Singing is good for you

That would be uncomfortable for the fly. Singing is good for you. But because we feel vulnerable while singing (possibly because of the fly), now is a perfect time to build up your karaoke repertoire. Now is a perfect time to practice the songs you like. Because eventually, as the man said, this too shall pass. When it does, who do you want to be? The person who is still afraid of picking up the microphone at your local karaoke themed Tiki bar? Or do you want to be the brave person singing "Holding Out for a Hero" by Bonnie Tyler? There you would be, the hero mentioned in the song, attracting raucous applause of one and all. Because I know which side of that ledger I want to be on when the time comes.

4. It's Good for You Physiologically

This one was, I admit, hard for me to believe. I know from my own experience that singing feels like exercise. I have another grandparent who brought me around to his several singing organizations. I sang with them for a few years. I can tell you that I am as tired after a strictly organized choir practice as I am after a moderate workout. I know that it's good exercise to sing. I know that it literally makes you breathe easier, because it is exercise for the breathing apparatus. What I did not know is that because it produces endorphins, and because it encourages blood flow and circulation, and because it's good for your nervous system, there is some evidence that singing can improve your immunity. How about that?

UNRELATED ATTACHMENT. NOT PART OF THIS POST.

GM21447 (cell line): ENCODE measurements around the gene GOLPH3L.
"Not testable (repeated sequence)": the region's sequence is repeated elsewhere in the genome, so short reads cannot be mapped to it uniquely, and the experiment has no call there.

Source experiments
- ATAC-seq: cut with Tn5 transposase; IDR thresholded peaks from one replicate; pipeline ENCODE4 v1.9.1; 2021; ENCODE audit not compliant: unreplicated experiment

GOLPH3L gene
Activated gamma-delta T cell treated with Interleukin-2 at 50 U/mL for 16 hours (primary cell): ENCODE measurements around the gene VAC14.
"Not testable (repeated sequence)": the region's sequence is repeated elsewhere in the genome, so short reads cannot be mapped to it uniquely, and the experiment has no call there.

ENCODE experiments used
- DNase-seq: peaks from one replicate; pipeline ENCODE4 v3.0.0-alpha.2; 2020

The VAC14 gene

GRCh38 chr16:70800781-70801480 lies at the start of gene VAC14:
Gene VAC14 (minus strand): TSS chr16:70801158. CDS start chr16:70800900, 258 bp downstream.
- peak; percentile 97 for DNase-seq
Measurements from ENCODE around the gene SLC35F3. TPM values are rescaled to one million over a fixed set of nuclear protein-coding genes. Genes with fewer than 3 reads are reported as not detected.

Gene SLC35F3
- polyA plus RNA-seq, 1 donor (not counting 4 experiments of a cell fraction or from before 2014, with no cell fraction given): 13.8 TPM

5. Music Makes You Happy

This is a little bit of a gimme. Anxiety is not unhappiness. It's a physiological response to stress, and it can make you unhappy. In the same way, music--or making it--is not happiness. But it's something you can do that has a physiological effect on your body that makes you less stressed. So sing out and sing loud.

And I know that you know...our happiness rubs off on people close to included (if not primarily so!)

Loneliness Is the Worst Plague

Being cooped up and asked to stay away from people appeals to a deeper fear than any other fear human beings have. A fear of disease is an intellectual fear. We fear it because we know things about the world and how it works. Fear of isolation--that's hard-coded, brothers and sisters. A world leader who is also a philosopher is a rare breed. To their credit, our pragmatic aristocracy does want to keep us safe, and they want us to survive. I must believe that to remain sane. To do it, they gave us an order pointed precisely at what we fear most: being alone. They didn't do this maliciously, I don't think. They did it from a place of hope and concern.

Still, we have to deal with the effects.

For my part, I think that singing is a therapy suited perfectly to the world right now. It helps with breathing. It's good for you both mentally and physically. And it'll prepare you perfectly to be the belle of the explosion of karaoke parties I'll be organizing worldwide as soon as I can.


Kristina is Resident Mama @Calm-a-Mama and has been enamored with the sound of music in all its forms from having been in theatre in her youth, having worked in MTV pre-children, and is currently working with her children (now grown up in their 20s) in putting together music events with our other content creator Oliver Shiny.